From the very beginning, green building has been an effort of inspired individuals. Every project and every building can be traced to a particular person who wanted to create something better. The results, of course, are immortalized in concrete, in the stunning and intricate structures that form the fabric of our cities. But the movement has always progressed because of the people who dedicate their lives to this ever-changing target we call sustainability.
What is sustainable, by its very nature, is a reflection of what we know. And with each passing year of experimentation and innovation, we understand the shifting limits of what our communities can support. Even compared to 10 years ago, research has revealed so much more about the lifecycle impacts of materials and construction methods, the built environment’s impact on human health, and ultimately, the long-term changes to our climate. But as Harold Rickenbacker so eloquently explains in his interview, measuring metrics is nothing if we don’t improve the lives of the people we seek to serve.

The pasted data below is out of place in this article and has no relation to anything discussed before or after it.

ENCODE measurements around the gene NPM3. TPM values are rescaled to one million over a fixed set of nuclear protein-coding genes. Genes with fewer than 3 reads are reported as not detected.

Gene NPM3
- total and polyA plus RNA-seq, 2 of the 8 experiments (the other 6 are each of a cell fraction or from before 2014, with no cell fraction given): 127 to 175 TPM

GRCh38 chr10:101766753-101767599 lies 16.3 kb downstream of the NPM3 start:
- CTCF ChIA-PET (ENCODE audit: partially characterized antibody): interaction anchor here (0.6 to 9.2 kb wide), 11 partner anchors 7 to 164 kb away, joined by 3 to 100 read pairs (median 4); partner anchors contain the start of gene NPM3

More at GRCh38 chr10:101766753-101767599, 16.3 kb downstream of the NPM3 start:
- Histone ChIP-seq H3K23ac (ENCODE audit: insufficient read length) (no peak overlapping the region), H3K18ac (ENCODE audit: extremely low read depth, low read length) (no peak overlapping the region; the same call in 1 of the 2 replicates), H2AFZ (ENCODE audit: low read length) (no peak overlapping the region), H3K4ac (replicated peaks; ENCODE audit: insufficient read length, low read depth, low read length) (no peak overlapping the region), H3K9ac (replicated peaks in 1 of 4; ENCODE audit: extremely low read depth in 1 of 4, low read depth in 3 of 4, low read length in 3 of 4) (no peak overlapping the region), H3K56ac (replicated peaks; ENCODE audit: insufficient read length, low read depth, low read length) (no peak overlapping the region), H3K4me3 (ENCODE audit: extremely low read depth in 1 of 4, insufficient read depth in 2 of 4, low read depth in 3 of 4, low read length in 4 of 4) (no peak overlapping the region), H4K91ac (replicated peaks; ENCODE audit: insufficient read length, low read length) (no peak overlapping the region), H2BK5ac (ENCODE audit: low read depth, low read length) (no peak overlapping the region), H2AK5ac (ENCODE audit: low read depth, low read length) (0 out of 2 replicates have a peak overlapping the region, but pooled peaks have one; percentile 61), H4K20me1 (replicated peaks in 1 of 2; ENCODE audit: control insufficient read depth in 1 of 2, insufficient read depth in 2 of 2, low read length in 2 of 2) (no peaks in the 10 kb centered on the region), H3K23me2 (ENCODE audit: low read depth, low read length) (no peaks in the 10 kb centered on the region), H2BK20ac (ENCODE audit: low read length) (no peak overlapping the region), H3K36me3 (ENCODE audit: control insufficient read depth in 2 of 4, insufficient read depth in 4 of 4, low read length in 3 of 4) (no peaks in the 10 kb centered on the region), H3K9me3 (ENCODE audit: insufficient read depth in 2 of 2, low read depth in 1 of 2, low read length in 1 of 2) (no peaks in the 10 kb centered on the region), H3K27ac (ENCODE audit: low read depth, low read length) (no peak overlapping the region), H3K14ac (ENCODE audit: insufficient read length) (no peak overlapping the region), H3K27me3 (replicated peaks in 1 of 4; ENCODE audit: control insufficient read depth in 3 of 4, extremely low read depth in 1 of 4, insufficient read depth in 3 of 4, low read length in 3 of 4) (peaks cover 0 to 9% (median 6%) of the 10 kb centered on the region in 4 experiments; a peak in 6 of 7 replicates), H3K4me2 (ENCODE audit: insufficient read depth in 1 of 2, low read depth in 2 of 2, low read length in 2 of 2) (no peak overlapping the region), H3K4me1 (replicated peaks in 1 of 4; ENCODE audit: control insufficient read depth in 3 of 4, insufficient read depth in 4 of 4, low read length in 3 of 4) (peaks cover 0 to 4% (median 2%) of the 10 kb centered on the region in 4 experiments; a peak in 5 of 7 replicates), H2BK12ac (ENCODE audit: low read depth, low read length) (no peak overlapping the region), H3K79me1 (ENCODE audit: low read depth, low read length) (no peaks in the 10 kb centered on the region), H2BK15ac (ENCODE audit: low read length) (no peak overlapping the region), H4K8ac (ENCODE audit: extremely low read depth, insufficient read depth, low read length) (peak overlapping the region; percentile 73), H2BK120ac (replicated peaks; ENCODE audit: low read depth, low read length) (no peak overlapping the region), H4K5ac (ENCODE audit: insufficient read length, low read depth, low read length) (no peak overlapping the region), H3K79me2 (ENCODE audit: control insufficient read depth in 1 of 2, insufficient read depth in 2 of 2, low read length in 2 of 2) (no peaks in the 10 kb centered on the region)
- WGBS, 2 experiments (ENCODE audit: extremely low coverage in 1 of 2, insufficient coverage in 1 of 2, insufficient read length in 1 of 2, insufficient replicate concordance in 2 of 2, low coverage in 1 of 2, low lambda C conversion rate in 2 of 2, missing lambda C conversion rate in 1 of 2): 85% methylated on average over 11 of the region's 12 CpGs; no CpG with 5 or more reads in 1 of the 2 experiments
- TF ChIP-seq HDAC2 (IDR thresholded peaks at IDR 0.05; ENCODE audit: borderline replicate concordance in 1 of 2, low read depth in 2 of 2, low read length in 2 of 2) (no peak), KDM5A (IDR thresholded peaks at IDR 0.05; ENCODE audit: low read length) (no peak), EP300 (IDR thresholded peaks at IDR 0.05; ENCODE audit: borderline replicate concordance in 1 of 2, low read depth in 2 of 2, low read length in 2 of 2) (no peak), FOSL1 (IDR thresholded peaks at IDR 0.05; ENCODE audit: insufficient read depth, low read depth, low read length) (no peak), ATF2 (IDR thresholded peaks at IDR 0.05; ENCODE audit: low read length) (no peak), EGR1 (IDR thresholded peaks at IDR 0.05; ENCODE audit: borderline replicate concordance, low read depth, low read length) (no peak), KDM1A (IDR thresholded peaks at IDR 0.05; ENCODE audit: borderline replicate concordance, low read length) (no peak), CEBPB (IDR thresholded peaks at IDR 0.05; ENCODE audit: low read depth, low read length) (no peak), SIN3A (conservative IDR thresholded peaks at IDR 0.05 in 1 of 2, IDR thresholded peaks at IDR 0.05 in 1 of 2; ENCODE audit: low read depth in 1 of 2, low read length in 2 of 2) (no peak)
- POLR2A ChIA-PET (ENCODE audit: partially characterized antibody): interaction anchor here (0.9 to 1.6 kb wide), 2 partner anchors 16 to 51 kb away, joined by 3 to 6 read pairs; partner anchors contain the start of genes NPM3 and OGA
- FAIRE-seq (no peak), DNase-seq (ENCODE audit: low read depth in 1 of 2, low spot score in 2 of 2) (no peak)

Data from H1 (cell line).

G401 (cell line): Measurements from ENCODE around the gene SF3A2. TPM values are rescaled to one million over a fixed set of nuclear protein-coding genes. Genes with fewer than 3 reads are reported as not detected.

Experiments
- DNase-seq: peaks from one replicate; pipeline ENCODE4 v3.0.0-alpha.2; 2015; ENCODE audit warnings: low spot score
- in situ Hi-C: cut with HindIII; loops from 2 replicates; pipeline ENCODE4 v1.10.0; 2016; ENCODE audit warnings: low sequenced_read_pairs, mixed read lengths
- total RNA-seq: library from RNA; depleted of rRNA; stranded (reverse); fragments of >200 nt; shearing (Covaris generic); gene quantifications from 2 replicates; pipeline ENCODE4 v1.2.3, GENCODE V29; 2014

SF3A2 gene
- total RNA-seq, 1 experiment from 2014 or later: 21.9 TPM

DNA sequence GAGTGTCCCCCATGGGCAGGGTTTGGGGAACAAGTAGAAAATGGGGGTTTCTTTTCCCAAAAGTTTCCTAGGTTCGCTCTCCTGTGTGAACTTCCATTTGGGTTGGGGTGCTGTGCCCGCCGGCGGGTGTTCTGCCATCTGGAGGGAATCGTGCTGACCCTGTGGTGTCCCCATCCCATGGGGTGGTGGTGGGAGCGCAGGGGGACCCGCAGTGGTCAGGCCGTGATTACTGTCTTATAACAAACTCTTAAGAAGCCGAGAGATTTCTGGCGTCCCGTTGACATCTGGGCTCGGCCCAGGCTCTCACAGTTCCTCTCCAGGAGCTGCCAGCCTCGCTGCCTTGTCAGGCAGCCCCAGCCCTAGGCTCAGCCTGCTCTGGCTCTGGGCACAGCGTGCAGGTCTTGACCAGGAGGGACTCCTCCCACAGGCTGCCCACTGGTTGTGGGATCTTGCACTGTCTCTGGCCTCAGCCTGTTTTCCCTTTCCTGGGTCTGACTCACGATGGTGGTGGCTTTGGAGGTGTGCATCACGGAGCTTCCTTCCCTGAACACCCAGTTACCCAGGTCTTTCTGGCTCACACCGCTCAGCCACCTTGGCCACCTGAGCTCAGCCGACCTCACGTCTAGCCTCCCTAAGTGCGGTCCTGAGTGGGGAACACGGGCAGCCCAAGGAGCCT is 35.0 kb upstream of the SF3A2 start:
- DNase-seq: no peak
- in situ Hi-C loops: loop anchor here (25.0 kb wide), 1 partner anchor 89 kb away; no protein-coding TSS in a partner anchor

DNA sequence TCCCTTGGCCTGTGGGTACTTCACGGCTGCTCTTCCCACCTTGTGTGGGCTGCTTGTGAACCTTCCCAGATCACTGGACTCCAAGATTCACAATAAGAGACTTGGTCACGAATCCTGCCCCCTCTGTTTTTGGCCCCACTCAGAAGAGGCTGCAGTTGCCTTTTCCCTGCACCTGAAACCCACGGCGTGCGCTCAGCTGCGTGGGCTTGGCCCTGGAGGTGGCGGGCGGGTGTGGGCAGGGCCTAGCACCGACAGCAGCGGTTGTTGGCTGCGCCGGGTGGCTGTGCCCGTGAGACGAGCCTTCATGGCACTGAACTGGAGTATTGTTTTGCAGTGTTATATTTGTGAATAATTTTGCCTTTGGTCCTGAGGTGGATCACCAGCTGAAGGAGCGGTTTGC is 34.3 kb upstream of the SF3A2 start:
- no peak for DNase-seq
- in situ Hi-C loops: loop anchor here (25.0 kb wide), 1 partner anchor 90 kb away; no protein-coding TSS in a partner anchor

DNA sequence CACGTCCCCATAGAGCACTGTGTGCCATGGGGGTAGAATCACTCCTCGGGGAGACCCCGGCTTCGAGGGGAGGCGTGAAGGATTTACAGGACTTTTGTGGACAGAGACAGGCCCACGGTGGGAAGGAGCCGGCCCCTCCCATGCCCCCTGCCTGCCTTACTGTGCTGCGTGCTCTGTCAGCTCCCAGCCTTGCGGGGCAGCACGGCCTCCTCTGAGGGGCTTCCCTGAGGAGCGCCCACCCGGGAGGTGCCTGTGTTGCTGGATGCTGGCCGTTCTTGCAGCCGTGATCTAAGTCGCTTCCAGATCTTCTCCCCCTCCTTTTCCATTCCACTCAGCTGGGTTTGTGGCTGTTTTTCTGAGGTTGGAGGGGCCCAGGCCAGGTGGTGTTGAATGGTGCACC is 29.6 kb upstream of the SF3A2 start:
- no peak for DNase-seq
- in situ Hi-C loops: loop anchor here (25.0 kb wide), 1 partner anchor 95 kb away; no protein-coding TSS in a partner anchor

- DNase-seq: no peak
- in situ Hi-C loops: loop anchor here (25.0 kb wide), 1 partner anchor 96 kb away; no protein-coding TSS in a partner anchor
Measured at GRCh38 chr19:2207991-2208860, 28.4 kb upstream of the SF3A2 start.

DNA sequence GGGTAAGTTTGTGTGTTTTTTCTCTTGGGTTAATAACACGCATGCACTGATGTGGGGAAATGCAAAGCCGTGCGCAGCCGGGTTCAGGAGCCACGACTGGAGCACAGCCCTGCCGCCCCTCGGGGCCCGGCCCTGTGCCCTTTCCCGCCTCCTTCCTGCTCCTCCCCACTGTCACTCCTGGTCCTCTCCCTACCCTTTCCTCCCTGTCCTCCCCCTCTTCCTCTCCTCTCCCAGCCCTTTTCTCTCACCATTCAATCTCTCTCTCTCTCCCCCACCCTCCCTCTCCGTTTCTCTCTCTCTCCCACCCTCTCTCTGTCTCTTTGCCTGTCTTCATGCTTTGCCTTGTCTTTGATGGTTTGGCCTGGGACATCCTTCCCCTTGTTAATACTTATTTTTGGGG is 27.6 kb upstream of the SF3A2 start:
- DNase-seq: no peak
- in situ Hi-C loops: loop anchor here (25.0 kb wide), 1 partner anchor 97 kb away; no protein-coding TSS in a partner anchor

More than any one success or technological triumph, sustainability lies in the creation of places where people can thrive. As Alex Co describes in his article, buildings are intimately connected to communities and economies, with lifelong effects on every person who lives, works, learns, or plays there.
So the field has become more complex, with competing values, priorities, and certifications to balance. In some ways, it can be overwhelming. But as Chris Cieslak highlights in her piece, the very real compromises we make lead to far greater innovations.
Places become what people dream. And as we dream bigger, more people in more professions become an essential part of our community. As Vivian Loftness explains, continued innovation is predicated on the equal expansion of perspectives in conversation. Sometimes that means asking different questions, and sometimes, as Ivette Mongalo-Winston concludes, we simply have to listen to a different voice.
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